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Hochul says second boosters are being offered at New York vaccination sites

Governor Kathy Hochul announced Saturday that New Yorkers aged 50 or older who received their boosters at least four months ago, or adults who received the Johnson & Johnson vaccine, are now eligible for a second dose. reminder. New Yorkers ages 12 and older who are moderately to severely immunocompromised are also eligible.

“Getting vaccinated and staying up to date with all recommended doses is the most effective way to prevent serious illness and hospitalizations, and to progress safely during this pandemic,” Ms. Hochul said.

New Yorkers can schedule a free booster shot at any of more than a dozen state-run mass vaccination sites, including Medgar Evers College in Brooklyn; the Queensbury Aviation Mall-Sears in Queensbury; State Fair Art and Home Center in Syracuse; and the University at Buffalo South Campus at Harriman Hall in Buffalo.

Booster shots are one dose of an mRNA vaccine – either the Pfizer-BioNTech or Moderna.

At a Friday press conference at City Hall, New York City Health Commissioner Dr. Ashwin Vasan also encouraged city residents to get vaccinated and wear masks in indoor public places, pointing out that he was wearing a mask on the news. conference. Residents can find a place to get vaccinated for free and schedule a vaccination appointment on the New York City Department of Health website.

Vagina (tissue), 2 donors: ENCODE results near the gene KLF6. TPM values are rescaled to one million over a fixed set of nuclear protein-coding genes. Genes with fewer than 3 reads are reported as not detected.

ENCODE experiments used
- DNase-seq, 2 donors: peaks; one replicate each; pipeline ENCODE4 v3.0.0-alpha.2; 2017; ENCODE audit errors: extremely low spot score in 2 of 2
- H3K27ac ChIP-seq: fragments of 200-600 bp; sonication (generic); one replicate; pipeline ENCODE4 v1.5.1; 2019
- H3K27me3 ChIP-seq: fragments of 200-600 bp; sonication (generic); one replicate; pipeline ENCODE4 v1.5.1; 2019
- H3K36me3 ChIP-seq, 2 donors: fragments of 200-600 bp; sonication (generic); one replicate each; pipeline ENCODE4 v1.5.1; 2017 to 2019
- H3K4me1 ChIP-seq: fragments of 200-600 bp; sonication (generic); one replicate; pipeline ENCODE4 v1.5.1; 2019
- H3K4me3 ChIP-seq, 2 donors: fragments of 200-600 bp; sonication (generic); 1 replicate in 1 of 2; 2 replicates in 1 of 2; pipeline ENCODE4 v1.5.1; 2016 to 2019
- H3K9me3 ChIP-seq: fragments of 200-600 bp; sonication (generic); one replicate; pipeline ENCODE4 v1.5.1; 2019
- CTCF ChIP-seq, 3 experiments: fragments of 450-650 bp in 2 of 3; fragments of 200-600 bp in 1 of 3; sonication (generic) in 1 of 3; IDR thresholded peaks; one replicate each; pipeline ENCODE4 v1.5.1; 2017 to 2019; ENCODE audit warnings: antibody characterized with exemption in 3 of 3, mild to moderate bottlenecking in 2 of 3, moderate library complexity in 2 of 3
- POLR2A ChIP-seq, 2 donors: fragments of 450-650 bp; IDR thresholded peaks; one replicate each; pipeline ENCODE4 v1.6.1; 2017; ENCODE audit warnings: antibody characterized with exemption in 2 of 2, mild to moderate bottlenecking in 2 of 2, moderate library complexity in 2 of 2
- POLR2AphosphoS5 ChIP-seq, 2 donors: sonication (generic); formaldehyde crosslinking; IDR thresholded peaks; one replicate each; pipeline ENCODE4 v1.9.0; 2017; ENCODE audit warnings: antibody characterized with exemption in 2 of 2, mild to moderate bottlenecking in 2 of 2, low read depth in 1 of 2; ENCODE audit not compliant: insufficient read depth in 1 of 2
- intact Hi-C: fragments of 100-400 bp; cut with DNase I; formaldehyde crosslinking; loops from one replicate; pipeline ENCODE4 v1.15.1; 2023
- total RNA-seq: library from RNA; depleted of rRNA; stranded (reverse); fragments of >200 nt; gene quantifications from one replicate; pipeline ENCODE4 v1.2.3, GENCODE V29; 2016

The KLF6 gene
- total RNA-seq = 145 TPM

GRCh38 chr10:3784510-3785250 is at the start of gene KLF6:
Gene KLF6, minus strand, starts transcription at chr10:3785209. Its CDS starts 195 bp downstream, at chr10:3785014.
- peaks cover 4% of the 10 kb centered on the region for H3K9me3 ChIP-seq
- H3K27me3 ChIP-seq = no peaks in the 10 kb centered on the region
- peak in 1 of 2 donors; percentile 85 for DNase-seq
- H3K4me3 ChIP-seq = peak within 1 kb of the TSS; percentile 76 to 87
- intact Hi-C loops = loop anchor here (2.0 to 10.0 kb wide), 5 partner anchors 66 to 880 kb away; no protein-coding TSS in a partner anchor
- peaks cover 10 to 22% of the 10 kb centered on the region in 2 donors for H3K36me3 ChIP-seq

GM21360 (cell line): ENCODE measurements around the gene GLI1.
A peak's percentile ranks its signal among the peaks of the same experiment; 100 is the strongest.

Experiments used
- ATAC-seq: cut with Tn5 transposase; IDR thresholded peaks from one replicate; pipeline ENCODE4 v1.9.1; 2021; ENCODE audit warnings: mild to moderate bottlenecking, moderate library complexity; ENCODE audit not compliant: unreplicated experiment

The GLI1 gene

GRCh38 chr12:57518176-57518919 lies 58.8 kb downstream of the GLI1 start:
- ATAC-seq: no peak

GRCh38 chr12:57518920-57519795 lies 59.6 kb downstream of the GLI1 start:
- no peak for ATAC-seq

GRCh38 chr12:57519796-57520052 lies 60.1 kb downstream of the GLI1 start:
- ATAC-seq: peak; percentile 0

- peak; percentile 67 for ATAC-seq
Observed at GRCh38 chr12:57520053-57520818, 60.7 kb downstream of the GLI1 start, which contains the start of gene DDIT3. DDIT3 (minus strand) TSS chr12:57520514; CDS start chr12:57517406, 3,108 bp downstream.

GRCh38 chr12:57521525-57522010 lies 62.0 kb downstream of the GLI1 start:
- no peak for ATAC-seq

The governor’s announcement comes as health officials estimate that BA.2 — the most transmissible version of the coronavirus yet identified — accounts for more than half of new cases of the virus in the United States, the Centers estimated this week. for Disease Control and Prevention. The Omicron subvariant accounts for approximately 70% of cases in the region that includes New York, New Jersey and Puerto Rico.

Even so, Ms. Hochul announced Thursday that the state would be “reducing” its testing sites as more New Yorkers use home testing. She did not give details of which sites would close. New York will retain contracts with test sites through June, Ms. Hochul said, and would be prepared to reopen them should the need arise. All 15 state-run vaccination sites will remain open.

Although BA.2 is more transmissible than BA.1, it has not been shown to cause more severe disease.

Health experts fear BA.2, which has fueled increases in cases in Europe and Asia, could lead to another wave of the pandemic in New York, and possibly around the country. They think the true number of cases in New York could be higher than the data suggests, as many people are testing from home, with no official report of the results.

That’s prompting health officials to urge New Yorkers to stay vigilant.

“As we’ve seen with the recent surge in the Omicron BA.2 subvariant, Covid is still with us,” state health commissioner Dr. Mary T. Bassett said Saturday. “These safe and effective vaccines remain free, including the second booster.”

Grace Ashford contributed report.


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